Background: Glutamine has been shown to be an important dietary component for the maintenance of gut metabolism. The purpose of this study was to assess the potential benefit of glutamine-enriched diets on experimental gut- derived sepsis. Methods: BALB/c mice were fed either 2% glutamine- supplemented or 1% glycine-supplemented (near-isonitrogenous control) AIN- 76A diets. Control mice received either nonsupplemented AIN-76A or regular Purina Rodent Laboratory Mouse Chow 5001 diets. After 10 days of feeding, the mice were transfused with allogeneic blood (from C3H/HeJ mice), and the feeding protocols were continued for an additional 5 days. The mice then underwent gavage with 1010 Escherichia coli labeled with either indium-111 oxine or [14C] glucose followed immediately by a 20% burn injury. Some mice were observed 10 days postburn for survival rates. Others were killed 4 hours after burn, and the mesenteric lymph nodes, liver, and spleen were harvested to determine radionuclide and bacterial colony counts. The percentages of viable (translocated E coli were also calculated. Results: Mice fed glutamine-enriched diets had a lower degree of translocation (as measured by both radionuclide and bacterial counts) to the tissues than did the other groups and had an improvement in the ability to kill translocated E coli (as measured by the percentage of viable bacteria). Survival was significantly higher in the group fed 2% glutamine (81%) compared with the groups fed 1% glycine (36%), AIN-76A (35%), and Purina Rodent Laboratory Mouse Chow 5001 (36%) diets (p < .004). Conclusions: Glutamine-supplemented enteral diets may exert important benefits in preventing gut-origin sepsis after trauma.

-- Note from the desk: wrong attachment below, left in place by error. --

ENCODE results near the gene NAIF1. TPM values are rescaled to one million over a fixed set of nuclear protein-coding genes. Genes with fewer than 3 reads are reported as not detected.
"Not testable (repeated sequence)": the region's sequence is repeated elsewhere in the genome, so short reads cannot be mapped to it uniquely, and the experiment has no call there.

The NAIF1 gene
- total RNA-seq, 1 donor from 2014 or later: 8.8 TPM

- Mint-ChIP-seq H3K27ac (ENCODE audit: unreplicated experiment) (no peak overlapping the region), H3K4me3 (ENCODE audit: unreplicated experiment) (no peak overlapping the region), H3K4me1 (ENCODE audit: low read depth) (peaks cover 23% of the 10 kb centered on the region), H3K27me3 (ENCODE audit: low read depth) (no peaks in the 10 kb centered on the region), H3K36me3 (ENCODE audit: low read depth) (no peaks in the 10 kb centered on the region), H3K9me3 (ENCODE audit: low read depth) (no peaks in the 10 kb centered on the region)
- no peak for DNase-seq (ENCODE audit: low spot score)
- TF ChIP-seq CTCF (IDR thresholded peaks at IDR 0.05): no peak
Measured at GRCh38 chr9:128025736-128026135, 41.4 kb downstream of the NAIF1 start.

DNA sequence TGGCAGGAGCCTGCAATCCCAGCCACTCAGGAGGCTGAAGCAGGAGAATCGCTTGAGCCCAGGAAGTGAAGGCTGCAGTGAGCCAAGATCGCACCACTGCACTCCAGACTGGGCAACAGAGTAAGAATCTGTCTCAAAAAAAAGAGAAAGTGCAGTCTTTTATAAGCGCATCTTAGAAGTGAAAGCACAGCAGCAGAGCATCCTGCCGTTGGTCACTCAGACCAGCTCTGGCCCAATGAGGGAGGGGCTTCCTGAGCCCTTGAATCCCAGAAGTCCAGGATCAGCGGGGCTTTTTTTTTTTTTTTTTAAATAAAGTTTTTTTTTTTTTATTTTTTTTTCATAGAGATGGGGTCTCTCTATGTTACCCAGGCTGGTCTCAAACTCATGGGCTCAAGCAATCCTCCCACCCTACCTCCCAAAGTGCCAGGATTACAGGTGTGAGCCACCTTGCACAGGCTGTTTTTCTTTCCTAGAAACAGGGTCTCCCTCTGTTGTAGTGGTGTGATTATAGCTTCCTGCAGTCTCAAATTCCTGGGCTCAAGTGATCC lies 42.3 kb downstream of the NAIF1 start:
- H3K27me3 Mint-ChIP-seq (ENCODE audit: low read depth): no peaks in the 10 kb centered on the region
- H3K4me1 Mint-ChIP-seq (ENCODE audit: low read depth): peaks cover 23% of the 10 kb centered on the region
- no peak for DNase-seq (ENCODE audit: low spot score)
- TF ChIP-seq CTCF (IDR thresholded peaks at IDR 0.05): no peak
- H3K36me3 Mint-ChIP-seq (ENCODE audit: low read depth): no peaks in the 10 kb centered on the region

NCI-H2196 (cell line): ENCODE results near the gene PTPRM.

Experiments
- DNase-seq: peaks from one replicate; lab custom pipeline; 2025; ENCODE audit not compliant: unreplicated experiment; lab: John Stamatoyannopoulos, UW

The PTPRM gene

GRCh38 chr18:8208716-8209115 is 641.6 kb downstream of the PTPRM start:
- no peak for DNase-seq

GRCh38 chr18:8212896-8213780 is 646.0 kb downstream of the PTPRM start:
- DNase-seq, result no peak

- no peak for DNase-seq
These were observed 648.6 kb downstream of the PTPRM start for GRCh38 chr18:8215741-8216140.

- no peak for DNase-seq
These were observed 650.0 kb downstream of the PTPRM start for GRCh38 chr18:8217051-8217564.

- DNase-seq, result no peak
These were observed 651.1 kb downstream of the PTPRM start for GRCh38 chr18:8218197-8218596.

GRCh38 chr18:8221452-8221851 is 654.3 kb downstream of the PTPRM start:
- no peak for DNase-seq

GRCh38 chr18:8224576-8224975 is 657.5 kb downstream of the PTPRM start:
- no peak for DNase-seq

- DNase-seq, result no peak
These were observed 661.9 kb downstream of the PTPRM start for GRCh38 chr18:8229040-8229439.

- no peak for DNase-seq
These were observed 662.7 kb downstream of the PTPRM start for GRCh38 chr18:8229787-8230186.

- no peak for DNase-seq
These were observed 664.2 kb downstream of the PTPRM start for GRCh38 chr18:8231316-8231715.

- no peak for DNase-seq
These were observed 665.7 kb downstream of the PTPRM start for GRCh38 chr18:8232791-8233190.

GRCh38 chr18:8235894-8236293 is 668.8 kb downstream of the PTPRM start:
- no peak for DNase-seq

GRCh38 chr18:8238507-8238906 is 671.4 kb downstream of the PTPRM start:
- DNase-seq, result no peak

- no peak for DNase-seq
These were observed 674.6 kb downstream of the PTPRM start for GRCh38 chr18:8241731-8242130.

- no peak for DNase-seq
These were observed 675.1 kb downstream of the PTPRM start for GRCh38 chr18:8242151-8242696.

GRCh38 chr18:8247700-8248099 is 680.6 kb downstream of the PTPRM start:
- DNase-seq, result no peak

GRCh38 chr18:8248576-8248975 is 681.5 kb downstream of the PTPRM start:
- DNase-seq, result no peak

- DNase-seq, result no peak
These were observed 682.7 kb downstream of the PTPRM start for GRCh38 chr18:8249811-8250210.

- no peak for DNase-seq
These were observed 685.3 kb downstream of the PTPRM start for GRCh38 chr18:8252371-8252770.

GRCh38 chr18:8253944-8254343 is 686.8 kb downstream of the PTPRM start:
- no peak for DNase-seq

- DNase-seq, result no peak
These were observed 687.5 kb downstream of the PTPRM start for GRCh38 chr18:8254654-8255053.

|Original language||English (US)|
|Number of pages||6|
|Journal||Journal of Parenteral and Enteral Nutrition|
|State||Published - Jan 1 1995|
ASJC Scopus subject areas
- Medicine (miscellaneous)
- Nutrition and Dietetics